It really isn’t hard to be a little greener in your life.
Some may wonder why they should bother – after all, what does it matter if a handful of people in the west reduce their carbon or eco footprint when all those millions in other parts of the world are increasing theirs.
My answer to this is…
I do it because I have the ability to. I do it because I value our planet. I do it because I want my children and descendants to have a planet with air clean enough to breathe, water clean enough to drink, enough food, wildlife, wild places, peace and freedom from fear. I do it because I know the consequences if I don’t. I do it, because in the west our consumption of material goods, energy and resources is much greater per person than most in less ‘developed’ countries. I do it because our eco-footprint is greater. (I think you get the gist)
But I am no angel. I have a car (as a family we have 2). I had children (2 again). I live in a house, use gas and electricity and do many things that I know are detrimental to the planet.
But I do take steps and these are some I try to use all the time (and try to encourage my children to think about too). I think anyone can do them too. You might not want to do them all at once, but perhaps try one until it becomes habit and then start another…
‘Do I really need this thing?’ (A key question – how often do you impulse buy?)
‘Will this thing last and is it well made?’ (sadly, many of the items we buy are designed to break or become obsolete in only a few years).
‘Where does it come from?’ (aim to buy locally made and sourced or as close as possible)
Does it have a logo to indicate that the product you are buying was not tested on animals?
2. Do I need to take the car? how many journeys do you make that are less than 1 or 2 km? Could you walk or cycle these? Can you try and do a lot of jobs in one trip so that you don’t have to make multiple trips? Could you have a car-free day?
3. Can I turn the thermostat down a degree or two? (turning the thermostat down a degree or two can save you 10% of your heating bill! Do you need the heating on all day? If you are active in the house this can keep you warm even when the thermostat reads 16oC. If you are sitting down, could you pop on a jumper and pair of socks rather than crank the heating up?)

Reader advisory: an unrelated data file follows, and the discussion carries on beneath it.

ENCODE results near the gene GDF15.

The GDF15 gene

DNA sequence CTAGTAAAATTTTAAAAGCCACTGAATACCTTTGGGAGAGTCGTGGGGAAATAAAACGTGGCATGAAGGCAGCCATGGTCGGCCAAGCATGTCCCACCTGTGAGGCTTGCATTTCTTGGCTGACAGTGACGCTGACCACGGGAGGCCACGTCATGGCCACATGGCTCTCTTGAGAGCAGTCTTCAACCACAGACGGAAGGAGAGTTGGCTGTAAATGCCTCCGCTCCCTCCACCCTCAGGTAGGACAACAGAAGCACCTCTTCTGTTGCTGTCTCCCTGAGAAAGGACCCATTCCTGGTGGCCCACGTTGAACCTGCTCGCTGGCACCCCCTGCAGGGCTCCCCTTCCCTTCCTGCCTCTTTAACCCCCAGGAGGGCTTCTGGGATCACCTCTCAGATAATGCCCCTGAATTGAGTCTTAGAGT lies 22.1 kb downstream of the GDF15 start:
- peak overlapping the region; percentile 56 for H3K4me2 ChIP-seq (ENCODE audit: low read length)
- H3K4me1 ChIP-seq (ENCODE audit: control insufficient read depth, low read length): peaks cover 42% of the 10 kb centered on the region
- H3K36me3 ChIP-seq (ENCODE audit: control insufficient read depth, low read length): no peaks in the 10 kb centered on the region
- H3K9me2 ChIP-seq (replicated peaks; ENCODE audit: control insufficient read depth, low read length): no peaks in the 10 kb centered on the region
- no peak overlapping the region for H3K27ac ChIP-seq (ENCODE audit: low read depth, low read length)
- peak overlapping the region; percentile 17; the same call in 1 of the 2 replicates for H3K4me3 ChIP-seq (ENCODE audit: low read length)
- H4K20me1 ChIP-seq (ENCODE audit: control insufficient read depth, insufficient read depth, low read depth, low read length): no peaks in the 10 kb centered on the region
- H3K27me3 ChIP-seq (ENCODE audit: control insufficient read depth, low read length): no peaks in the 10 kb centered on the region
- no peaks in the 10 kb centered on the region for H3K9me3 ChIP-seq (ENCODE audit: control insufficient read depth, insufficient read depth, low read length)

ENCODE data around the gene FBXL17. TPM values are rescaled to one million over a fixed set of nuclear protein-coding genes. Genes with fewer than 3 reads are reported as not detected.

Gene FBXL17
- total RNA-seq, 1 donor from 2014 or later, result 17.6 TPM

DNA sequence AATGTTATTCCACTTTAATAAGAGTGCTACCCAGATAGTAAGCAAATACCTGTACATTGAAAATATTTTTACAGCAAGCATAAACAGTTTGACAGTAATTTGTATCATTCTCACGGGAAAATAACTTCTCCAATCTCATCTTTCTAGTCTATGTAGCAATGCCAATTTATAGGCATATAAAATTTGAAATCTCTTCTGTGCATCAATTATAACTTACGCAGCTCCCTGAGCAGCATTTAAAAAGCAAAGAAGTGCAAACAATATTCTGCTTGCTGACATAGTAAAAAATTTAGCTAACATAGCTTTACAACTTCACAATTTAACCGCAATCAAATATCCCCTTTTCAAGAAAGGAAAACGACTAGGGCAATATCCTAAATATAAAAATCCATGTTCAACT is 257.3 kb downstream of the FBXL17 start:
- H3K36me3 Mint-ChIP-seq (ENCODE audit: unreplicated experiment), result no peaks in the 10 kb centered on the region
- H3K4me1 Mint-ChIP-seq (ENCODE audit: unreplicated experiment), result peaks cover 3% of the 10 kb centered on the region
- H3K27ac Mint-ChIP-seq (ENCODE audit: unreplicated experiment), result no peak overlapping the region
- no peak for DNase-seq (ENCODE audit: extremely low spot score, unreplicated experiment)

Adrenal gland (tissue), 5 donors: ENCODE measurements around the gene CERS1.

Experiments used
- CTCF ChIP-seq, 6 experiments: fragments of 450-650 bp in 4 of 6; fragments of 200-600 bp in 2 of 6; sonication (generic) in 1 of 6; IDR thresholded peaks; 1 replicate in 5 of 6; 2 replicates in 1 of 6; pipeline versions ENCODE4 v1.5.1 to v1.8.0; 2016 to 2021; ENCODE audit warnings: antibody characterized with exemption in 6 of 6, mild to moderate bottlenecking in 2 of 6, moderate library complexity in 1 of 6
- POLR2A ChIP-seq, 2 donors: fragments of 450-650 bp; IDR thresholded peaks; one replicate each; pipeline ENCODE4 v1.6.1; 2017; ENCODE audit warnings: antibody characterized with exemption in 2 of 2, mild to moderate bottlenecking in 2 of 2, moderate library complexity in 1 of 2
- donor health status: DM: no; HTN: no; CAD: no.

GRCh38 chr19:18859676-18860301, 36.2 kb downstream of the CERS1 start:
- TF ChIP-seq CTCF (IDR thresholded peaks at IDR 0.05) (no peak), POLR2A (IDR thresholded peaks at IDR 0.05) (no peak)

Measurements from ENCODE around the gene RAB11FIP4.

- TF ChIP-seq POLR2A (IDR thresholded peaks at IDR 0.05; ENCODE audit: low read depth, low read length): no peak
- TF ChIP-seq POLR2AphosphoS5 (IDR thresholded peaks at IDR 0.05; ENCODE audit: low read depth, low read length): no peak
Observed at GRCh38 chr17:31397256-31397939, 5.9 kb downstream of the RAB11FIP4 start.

4. Eliminate, Reduce, Re-use, Recycle
Eliminate – the need for any waste. See point 1 above, and before you buy things, consider the packaging and refuse things that have too much packaging (kids toys – another rant in the making!).
Reduce – the amount you buy, the amount of packaging (and gift wrap) you use, the amount of waste you create.
Re-use – if it can be re-used by you or someone else, then go for it! Re-use at home, give to a charity shop, sell at a car-boot sale, make into recycled art or musical instruments, see if a school, playgroup or other group needs it, … the list is quite endless.
Recycle – there is really little need to throw much away into landfill or incineration. I am always shocked when I hear stories of new or nearly new items being found in the landfill bins. With a little effort from everyone, we can recycle most products.
5. Become a Charity Shop Connoisseur
I love Charity Shop shopping as it makes me feel everyone is a winner. I get what I need at a low price. The charity makes some money and the item(s) bought don’t end up in landfill.
I often buy kids toys, clothes (I hate shopping for clothes as everything in a shop seems so similar. In a charity shop you have loads of different brands, styles and somehow more choice, but less confusion) and books in charity shops. Both my kids like going to them as they know they can get 1 item each – usually a book for Monkey and a toy train or car for Chimp.
6. Use What You Need and When You Need It
From only using lights on in the rooms you are using to boiling only enough water for the number of mugs you are going to fill, there are many examples of only using what is actually needed at the time it is needed. Turning on the taps whilst still putting the toothpaste on the toothbrush or whilst getting undressed for your shower.
7. A focus on Water
Water, especially hot water, is a much greater use of energy than you might think. In the UK every drop of water that comes through our taps is drinkable.
It has been pumped from underground, stored in a reservoir or taken from a river. Then pumped to a treatment station where large particles are removed and the water is treated with chemicals to kill any bacteria or other bugs. Then it is pumped to our homes, work places, play places. We use it. It then is flushed away or runs away down drains to sewage treatment works where it is cleaned and returned to rivers, lakes and the sea. Every step of the way, energy is used. In our homes, about 25% of our energy use is taken up with heating water!
This is why it is important to save water. Oh, and in the south-east of England there is actually less water per person than in the Sudan or Syria! (evidence here )
So even the little things can help with saving water – turning taps off when washing hands, using a mug for water when brushing teeth, short (5 min) showers, only boiling the water you need in the kettle, washing up in a bowl and don’t leave the water running, using buckets not hosepipes to water the garden or wash the car and so on.
If we could all take these steps, some of them or others that can make a change, then the impact on our planet could be huge! We could give our grandchildren and descendants a healthier world.